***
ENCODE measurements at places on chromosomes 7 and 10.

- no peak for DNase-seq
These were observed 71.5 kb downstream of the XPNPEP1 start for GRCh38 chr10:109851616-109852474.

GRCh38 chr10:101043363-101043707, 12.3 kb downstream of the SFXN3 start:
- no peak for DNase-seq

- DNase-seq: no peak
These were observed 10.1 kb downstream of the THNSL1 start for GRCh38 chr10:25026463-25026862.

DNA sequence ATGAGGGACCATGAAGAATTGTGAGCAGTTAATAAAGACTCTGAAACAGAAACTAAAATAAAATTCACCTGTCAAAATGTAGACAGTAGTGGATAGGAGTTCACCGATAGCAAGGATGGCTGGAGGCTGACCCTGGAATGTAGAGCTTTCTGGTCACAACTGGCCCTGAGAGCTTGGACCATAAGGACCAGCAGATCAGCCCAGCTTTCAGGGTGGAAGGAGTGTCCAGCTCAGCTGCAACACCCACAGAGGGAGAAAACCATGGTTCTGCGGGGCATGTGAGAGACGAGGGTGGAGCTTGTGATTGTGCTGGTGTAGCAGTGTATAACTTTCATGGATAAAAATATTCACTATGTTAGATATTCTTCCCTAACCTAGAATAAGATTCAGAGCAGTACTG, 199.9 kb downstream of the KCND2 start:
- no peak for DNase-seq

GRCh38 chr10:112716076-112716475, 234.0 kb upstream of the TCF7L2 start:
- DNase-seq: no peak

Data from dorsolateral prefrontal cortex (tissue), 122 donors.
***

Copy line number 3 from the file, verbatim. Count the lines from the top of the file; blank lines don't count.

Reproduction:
These were observed 71.5 kb downstream of the XPNPEP1 start for GRCh38 chr10:109851616-109852474.